You can use crates to train your puppy in many different areas. All dogs and puppies can be crate trained regardless of age or breed. A crate can be used for temporary housing, for sick or injured dogs (and other animals) and for toilet training your puppy. A well set up crate will mimic a wolf's den and will be a great asset for training any dog.
Crates come in two different forms. There are hard crates made of steel and soft crates made of canvas material. Some come on wheels and have one door; some two doors and most are collapsible so you can move them around. There is a wide variety available from pet stores so it is a good idea to know which one is best for you before you purchase it.
Which crate is best for my puppy?
Steel crates are suitable for taking your puppy in the car. They are made of thick steel tubing and have a steel tray underneath for easy cleaning. They are entirely open so your puppy can see where it is going.
Soft crates are made of durable canvas. They are usually completely enclosed so your puppy feels more secure but they are not suitable for travelling in a car because they are difficult to anchor down. Soft crates are light to carry but can be torn and ripped by an over excited puppy.
Whichever type of crate you choose you have to make sure that it is only big enough for your dog or puppy to get in, turn around and then lay down to sleep. If you are crate training a puppy, you may have to purchase a larger one as your puppy out grows the one its in. Getting a crate that just fits your puppy, will stop your puppy from going to the toilet in its crate. Once this becomes a habit, it will make crate toilet training very difficult.
Crate training at home
Set up your crate in a place that is out of the way but where your puppy can see what is happening in the house. Your puppy needs to feel that his crate is for him only so it is a good idea not to allow children or other animals inside it.
Place your puppy's bed and other blankets in the crate. Food and water should be available in the crate. To stop your puppy spilling bowls, purchase some stainless steel coup cups (bird feeders) from your local pet store and attach them to the sides.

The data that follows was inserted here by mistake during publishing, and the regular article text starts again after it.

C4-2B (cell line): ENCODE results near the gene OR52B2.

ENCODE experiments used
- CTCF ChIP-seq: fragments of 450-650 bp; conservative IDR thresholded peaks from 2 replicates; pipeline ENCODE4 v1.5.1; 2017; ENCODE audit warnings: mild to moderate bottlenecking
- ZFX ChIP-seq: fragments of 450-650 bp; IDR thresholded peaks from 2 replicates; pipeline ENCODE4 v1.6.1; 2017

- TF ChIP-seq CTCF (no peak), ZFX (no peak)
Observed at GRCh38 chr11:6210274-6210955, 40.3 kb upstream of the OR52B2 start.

Do not force your puppy into his crate. Leave the door open and let him get used to it. Throw some treats in and let him go in and help himself. He should be allowed to come out whenever he wants at this point.
Crate training and toilet training
Most puppies won't go to the toilet where they sleep so you can use a crate to toilet train your dog. You will need to use a crate that is just big enough for your puppy to walk into; turn around and lay down. If it is too big, your puppy may decide to use a corner to go to the toilet in. If you leave your puppy in a crate for toilet training, you will have to make sure that you let him out to the toilet as often as possible. When he is a few months old he will be able to hold on for hours but in the beginning you will have to be prepared to get him outside to the place where you want him to go as often as possible. The quicker you are at doing this, the quicker your puppy will be trained to go in the place where you want him to go.
Crate training for a sick or injured dog
The day may come when you need to crate your puppy or dog if it injured or sick. Often sore legs or joints won't heal if your dog is continually using them. By minimizing movement, your dog will be able to get better sooner. If you have already crate trained your dog when he was a puppy, then you will not have much problems getting him used to a crate when he is older. If not, the best way is to use food as a reward and feed and treat your dog when it inside the crate. Cover up the crate to stop draughts and also to help your sick dog feel more secure. Place the crate in a quiet area of the house where it can recover without too many distractions from family members or other pets.